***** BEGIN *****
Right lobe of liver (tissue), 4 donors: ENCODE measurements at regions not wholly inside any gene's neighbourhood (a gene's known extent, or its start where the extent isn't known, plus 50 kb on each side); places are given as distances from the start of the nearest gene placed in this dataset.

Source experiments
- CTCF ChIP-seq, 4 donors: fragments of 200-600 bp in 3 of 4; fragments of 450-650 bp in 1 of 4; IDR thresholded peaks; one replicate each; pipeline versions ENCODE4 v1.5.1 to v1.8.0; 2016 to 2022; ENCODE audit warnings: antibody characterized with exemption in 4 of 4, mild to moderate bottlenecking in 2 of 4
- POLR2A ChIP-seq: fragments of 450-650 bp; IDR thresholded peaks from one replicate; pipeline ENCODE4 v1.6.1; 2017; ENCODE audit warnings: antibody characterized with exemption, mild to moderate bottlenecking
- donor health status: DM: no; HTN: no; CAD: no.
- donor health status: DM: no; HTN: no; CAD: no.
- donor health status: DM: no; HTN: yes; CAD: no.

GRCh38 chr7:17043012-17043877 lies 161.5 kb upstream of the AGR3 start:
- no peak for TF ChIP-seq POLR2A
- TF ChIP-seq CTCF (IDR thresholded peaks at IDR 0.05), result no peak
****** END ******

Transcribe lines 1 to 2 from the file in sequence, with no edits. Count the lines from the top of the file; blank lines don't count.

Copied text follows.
Right lobe of liver (tissue), 4 donors: ENCODE measurements at regions not wholly inside any gene's neighbourhood (a gene's known extent, or its start where the extent isn't known, plus 50 kb on each side); places are given as distances from the start of the nearest gene placed in this dataset.

Source experiments